Conversely, it’s more challenging for high-net-worth individuals to invest in larger funds, since capacity is largely consumed by institutions, and investment minimums are significantly more than most individuals can afford on their own. However, strides have been made recently to provide access to large funds through technology-based allocation platforms, such as iCapital or CAIS. These services allow large funds to target wealthy individuals and registered investment advisors (RIA), two cohorts of investors that they wouldn’t traditionally approach. The benefit for large funds is that they’re able to diversify their LP base away from institutional capital, in which allocations are defined by investor policy agreements and have little flexibility. The benefit for investors is that large funds are typically managed by reputable and successful firms (e.g., Blackstone, Carlyle, KKR, etc.), and many perceive that these funds are less risky than smaller funds. However, individual investors have greater flexibility and evolving priorities, and their decision to allocate to private markets could be meaningful. In such cases, smaller, differentiated investment options could have a material impact on an individual’s livelihood, either positively or negatively. While lower- and lower-middle market opportunities should outperform their larger peers2, there are thousands of investments to choose from, which can be daunting for many investors. This is where an investment platform like Altera may add value to qualified investors and RIAs seeking investments in private markets.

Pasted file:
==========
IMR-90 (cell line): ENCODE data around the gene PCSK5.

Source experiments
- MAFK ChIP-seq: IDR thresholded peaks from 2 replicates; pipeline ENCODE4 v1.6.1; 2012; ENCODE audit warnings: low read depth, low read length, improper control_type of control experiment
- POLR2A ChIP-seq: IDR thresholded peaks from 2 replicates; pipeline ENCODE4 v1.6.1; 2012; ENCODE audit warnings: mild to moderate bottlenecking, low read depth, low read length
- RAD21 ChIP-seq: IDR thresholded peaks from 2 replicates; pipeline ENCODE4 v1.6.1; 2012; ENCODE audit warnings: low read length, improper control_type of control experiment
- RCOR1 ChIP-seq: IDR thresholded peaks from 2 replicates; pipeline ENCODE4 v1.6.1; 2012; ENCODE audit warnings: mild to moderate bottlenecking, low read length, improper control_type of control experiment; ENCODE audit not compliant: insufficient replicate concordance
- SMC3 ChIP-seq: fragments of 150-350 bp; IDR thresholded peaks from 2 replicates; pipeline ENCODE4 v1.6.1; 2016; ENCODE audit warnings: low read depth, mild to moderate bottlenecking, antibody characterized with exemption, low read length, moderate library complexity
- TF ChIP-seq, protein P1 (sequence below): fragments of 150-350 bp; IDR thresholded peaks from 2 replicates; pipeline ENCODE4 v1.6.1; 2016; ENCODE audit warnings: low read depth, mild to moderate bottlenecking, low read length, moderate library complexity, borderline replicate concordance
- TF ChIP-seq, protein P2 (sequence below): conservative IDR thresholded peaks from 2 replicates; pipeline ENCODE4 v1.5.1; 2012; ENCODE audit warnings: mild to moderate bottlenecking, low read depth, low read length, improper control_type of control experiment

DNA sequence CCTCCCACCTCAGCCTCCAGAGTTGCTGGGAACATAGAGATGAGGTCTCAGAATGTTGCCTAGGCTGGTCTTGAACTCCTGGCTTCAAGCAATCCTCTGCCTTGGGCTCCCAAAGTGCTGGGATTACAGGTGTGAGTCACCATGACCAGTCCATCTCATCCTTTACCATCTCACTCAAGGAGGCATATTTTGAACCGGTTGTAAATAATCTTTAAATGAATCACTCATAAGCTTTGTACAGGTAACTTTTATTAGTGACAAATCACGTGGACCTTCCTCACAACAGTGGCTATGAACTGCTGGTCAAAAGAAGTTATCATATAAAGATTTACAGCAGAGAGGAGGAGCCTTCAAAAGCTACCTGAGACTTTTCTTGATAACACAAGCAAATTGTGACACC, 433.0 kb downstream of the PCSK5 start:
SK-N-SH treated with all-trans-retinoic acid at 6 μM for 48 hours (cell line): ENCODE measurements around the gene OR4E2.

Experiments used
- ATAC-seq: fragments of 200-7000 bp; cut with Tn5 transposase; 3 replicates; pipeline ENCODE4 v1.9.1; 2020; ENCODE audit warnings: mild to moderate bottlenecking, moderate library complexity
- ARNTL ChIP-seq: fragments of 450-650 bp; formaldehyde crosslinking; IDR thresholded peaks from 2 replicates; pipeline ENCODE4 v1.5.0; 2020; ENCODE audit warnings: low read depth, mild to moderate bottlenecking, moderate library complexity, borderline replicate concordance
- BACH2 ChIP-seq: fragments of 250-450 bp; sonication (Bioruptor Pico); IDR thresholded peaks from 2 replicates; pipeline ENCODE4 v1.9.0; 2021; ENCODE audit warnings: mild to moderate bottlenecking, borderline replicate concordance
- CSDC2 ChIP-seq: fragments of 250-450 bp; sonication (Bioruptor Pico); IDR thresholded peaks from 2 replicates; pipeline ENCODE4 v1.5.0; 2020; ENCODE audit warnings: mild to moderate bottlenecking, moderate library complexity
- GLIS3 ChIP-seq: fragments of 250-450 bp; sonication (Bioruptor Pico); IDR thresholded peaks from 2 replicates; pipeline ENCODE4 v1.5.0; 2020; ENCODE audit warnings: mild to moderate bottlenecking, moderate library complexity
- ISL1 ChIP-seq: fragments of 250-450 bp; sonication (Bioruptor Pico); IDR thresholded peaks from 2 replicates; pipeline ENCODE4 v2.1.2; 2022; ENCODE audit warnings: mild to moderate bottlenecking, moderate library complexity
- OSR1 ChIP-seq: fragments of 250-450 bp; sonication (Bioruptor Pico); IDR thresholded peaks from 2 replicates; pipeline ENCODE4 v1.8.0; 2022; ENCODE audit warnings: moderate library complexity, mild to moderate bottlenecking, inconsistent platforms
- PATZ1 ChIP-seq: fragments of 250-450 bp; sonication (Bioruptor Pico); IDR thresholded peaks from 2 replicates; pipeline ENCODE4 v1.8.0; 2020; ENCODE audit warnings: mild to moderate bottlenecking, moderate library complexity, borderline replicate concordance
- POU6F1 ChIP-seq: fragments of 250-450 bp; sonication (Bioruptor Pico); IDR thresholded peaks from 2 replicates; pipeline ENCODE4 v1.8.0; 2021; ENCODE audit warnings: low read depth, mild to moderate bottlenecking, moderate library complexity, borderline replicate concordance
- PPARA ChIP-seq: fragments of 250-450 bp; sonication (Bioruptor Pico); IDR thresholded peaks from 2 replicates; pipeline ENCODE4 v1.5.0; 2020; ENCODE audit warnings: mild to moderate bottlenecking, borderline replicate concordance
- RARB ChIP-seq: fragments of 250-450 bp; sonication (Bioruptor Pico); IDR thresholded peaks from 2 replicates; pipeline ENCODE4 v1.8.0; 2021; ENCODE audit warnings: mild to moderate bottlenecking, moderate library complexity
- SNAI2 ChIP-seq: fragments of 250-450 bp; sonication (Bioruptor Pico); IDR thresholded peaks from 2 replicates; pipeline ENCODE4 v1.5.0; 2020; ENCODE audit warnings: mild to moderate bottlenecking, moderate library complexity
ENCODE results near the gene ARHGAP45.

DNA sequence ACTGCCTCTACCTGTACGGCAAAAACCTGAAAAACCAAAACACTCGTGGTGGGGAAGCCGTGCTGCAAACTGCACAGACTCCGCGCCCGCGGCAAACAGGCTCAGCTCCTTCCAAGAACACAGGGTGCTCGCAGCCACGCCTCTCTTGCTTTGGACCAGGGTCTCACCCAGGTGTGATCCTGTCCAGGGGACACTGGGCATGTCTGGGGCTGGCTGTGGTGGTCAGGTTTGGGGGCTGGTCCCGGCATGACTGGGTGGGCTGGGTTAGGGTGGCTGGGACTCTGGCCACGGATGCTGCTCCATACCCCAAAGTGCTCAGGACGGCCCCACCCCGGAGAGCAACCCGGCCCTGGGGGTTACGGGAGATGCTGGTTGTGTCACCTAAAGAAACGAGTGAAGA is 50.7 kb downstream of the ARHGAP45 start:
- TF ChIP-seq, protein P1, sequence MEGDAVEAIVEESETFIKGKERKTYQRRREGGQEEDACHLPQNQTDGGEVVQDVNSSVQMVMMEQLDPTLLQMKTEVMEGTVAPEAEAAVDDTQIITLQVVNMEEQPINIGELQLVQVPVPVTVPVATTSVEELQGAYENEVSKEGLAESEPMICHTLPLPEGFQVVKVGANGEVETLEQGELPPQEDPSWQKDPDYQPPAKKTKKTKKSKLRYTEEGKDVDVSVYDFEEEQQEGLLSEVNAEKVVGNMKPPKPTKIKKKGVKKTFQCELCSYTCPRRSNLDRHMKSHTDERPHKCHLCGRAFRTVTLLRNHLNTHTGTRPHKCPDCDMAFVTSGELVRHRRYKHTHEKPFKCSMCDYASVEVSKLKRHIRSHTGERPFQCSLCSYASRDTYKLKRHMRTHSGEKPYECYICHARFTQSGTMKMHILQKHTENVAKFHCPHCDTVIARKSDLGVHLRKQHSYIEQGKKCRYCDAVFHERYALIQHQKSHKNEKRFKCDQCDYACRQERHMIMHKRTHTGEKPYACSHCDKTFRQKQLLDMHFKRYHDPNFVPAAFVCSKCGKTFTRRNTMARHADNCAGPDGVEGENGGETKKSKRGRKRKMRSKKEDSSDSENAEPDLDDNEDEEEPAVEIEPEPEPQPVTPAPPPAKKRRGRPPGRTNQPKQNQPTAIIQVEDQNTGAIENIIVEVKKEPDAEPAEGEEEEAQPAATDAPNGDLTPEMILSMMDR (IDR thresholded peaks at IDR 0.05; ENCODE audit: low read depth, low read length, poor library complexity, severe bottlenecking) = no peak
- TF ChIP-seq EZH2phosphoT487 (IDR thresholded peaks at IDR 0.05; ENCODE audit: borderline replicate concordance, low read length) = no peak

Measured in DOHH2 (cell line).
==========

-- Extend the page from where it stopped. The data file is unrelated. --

Altera is a private markets investment firm and institutional due diligence platform focused exclusively on the lower- and lower-middle market. We believe that qualified investors should have access to best-in-class investment opportunities in private markets, and by providing clients with a frictionless investor experience, lower investment minimums, proprietary market research, underwriting guidance, and access to differentiated solutions across private equity, private credit, and real assets, Altera helps to bridge the gap between high-net-worth individuals and institutions.
1 “Wealthy Investors Pile Into Private Equity to Escape Stock Volatility” https://www.wsj.com/articles/wealthy-investors-pile-into-private-equity-to-escape-stock-volatility-11653561000.
2According to the NAICS Association, there are over 200,000 companies in the United States with revenues >$5M, which presents a broad universe of potential investment opportunities for lower- and lower-middle market sponsors. Generally, if there is less competition for a deal, a sponsor can acquire an asset for less, which provides a downside margin of safety and potential multiple expansion if sold at a comparable price to larger assets. It’s important to note however, that this is a guideline for expectations – every transaction is different, and sponsors can deploy many different investment strategies, some of which may not align with this framework.